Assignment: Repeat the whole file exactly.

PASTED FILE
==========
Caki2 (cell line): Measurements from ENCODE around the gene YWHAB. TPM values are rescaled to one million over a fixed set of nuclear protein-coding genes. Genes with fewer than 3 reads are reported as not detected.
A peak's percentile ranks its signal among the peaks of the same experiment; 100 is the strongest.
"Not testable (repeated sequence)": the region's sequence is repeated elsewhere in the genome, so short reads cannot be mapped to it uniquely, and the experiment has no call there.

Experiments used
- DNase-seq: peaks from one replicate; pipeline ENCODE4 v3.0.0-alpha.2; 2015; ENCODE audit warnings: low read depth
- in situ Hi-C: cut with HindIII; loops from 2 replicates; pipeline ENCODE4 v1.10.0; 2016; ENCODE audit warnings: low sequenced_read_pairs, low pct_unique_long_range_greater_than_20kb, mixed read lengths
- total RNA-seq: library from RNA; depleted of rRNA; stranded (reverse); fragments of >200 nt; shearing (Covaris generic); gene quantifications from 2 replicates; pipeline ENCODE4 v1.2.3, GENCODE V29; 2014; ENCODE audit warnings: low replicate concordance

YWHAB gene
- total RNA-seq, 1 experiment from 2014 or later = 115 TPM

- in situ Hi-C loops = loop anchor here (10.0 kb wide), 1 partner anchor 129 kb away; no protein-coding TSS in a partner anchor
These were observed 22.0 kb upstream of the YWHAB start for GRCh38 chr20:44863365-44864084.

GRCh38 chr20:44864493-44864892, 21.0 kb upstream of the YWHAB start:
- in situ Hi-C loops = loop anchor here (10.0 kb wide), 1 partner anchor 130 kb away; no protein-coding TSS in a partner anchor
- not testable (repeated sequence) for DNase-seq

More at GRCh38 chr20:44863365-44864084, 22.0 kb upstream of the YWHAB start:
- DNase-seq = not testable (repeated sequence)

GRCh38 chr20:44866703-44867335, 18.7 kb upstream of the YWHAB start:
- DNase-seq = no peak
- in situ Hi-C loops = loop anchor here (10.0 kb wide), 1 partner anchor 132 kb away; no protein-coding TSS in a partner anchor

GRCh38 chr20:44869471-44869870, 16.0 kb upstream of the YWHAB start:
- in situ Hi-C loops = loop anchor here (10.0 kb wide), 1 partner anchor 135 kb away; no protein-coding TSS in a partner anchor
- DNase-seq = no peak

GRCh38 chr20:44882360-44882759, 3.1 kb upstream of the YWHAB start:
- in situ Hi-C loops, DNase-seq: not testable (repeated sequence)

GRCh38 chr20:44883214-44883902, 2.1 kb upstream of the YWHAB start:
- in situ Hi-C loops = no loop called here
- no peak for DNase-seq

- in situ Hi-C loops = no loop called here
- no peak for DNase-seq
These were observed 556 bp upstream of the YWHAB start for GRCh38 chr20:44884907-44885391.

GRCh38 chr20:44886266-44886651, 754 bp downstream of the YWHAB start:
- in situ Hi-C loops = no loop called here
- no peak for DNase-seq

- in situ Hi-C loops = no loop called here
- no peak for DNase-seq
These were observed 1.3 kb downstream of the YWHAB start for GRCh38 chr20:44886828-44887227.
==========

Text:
Caki2 (cell line): Measurements from ENCODE around the gene YWHAB. TPM values are rescaled to one million over a fixed set of nuclear protein-coding genes. Genes with fewer than 3 reads are reported as not detected.
A peak's percentile ranks its signal among the peaks of the same experiment; 100 is the strongest.
"Not testable (repeated sequence)": the region's sequence is repeated elsewhere in the genome, so short reads cannot be mapped to it uniquely, and the experiment has no call there.

Experiments used
- DNase-seq: peaks from one replicate; pipeline ENCODE4 v3.0.0-alpha.2; 2015; ENCODE audit warnings: low read depth
- in situ Hi-C: cut with HindIII; loops from 2 replicates; pipeline ENCODE4 v1.10.0; 2016; ENCODE audit warnings: low sequenced_read_pairs, low pct_unique_long_range_greater_than_20kb, mixed read lengths
- total RNA-seq: library from RNA; depleted of rRNA; stranded (reverse); fragments of >200 nt; shearing (Covaris generic); gene quantifications from 2 replicates; pipeline ENCODE4 v1.2.3, GENCODE V29; 2014; ENCODE audit warnings: low replicate concordance

YWHAB gene
- total RNA-seq, 1 experiment from 2014 or later = 115 TPM

- in situ Hi-C loops = loop anchor here (10.0 kb wide), 1 partner anchor 129 kb away; no protein-coding TSS in a partner anchor
These were observed 22.0 kb upstream of the YWHAB start for GRCh38 chr20:44863365-44864084.

GRCh38 chr20:44864493-44864892, 21.0 kb upstream of the YWHAB start:
- in situ Hi-C loops = loop anchor here (10.0 kb wide), 1 partner anchor 130 kb away; no protein-coding TSS in a partner anchor
- not testable (repeated sequence) for DNase-seq

More at GRCh38 chr20:44863365-44864084, 22.0 kb upstream of the YWHAB start:
- DNase-seq = not testable (repeated sequence)

GRCh38 chr20:44866703-44867335, 18.7 kb upstream of the YWHAB start:
- DNase-seq = no peak
- in situ Hi-C loops = loop anchor here (10.0 kb wide), 1 partner anchor 132 kb away; no protein-coding TSS in a partner anchor

GRCh38 chr20:44869471-44869870, 16.0 kb upstream of the YWHAB start:
- in situ Hi-C loops = loop anchor here (10.0 kb wide), 1 partner anchor 135 kb away; no protein-coding TSS in a partner anchor
- DNase-seq = no peak

GRCh38 chr20:44882360-44882759, 3.1 kb upstream of the YWHAB start:
- in situ Hi-C loops, DNase-seq: not testable (repeated sequence)

GRCh38 chr20:44883214-44883902, 2.1 kb upstream of the YWHAB start:
- in situ Hi-C loops = no loop called here
- no peak for DNase-seq

- in situ Hi-C loops = no loop called here
- no peak for DNase-seq
These were observed 556 bp upstream of the YWHAB start for GRCh38 chr20:44884907-44885391.

GRCh38 chr20:44886266-44886651, 754 bp downstream of the YWHAB start:
- in situ Hi-C loops = no loop called here
- no peak for DNase-seq

- in situ Hi-C loops = no loop called here
- no peak for DNase-seq
These were observed 1.3 kb downstream of the YWHAB start for GRCh38 chr20:44886828-44887227.